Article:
On Friday, the Supreme Court issued a ruling on religious freedom that could be another blow to California Democrat Governor Gavin Newsom as he faces a recall effort. The Court ordered Santa Clara County to allow churches to hold indoor worship services.
Last week, five churches in the county challenged the county’s public health orders which ban indoor church services, asking the Ninth Circuit for an emergency stay. When that effort failed, the churches applied for an emergency writ of injunction with Supreme Court Justice Elena Kagan, as she is assigned to the West Coast for emergency motions. She told the county to issue a response and referred the case to the Supreme Court.
“The churches pointed to the Supreme Court’s recent rulings in two cases – one lifting New York’s COVID-related limits on attendance at worship services and the other granting requests by southern California churches to resume indoor worship services – to support their contention that the Santa Clara County order must also fall,” Amy Howe noted at SCOTUSblog.
The justices ruled the county’s restrictions should be put on hold until the appeals process was over, writing:
The application for injunctive relief presented to Justice Kagan and by her referred to the Court is granted pending disposition of the appeal in the United States Court of Appeals for the Ninth Circuit and disposition of the petition for a writ of certiorari, if such writ is timely sought. The Ninth Circuit’s failure to grant relief was erroneous. This outcome is clearly dictated by this Court’s decision in South Bay United Pentecostal Church v. Newsom.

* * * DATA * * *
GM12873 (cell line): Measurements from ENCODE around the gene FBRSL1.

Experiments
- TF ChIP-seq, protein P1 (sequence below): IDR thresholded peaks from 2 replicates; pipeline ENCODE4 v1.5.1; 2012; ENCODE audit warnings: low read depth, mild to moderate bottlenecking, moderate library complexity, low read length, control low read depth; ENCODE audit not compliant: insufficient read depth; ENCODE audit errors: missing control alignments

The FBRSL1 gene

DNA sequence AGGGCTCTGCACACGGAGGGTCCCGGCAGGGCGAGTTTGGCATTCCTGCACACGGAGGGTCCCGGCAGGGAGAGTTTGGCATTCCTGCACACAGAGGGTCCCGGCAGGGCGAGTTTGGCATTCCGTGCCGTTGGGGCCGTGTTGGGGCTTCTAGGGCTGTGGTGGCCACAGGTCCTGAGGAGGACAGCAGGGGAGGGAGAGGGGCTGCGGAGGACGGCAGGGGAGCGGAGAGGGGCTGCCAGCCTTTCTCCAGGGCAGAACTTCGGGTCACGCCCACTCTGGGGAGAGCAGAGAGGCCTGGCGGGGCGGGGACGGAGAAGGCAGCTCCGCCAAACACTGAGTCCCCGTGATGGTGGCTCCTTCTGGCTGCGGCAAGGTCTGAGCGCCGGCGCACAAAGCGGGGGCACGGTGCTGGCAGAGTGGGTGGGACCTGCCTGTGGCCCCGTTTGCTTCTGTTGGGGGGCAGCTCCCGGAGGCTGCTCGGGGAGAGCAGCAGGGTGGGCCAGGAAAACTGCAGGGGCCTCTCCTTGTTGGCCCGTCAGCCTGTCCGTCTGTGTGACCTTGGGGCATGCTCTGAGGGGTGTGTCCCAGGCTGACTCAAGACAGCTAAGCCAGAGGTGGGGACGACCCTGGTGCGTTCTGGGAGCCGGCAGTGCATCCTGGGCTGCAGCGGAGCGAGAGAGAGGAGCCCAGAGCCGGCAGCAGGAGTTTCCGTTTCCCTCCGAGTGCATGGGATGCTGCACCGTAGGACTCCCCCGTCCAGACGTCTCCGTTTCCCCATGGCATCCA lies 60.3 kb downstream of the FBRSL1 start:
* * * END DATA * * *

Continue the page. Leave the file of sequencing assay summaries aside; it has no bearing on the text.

Nebraska GOP senator Ben Sasse responded to the ruling, asserting, “Gavin Newsom can get a reservation at the French Laundry but he can’t rewrite the First Amendment. States that intentionally target religious liberty have been slapped down by the courts again and again. The message is clear: This pandemic doesn’t rewrite the Constitution,” as The Washington Free Beacon reported.
In February, the Court ruled for South Bay United Pentecostal Church of San Diego after lower courts had ruled that California’s restrictions on worship, singing, and chanting in churches appeared to be legally justified, the Los Angeles Times reported. The Daily Wire reported on February 7:
Under California’s blueprint for reopening, counties in the “purple-tier” status cannot hold indoor church service. According to state data, more than 40 million people live in purple-tier counties. Under the court decision, California can limit church capacity at up to 25%. However, within the court’s majority, the justices differed as to the extent California appears to have discriminated against houses of worship.
Justices Neil Gorsuch and Clarence Thomas argued in a concurring opinion that the 25% threshold should be scrapped as well, along with the limits on singing. Justice Samuel Alito argued for giving the state 30 days to prove such restrictions necessary, and if they couldn’t, the attendance and singing restrictions would be dropped entirely.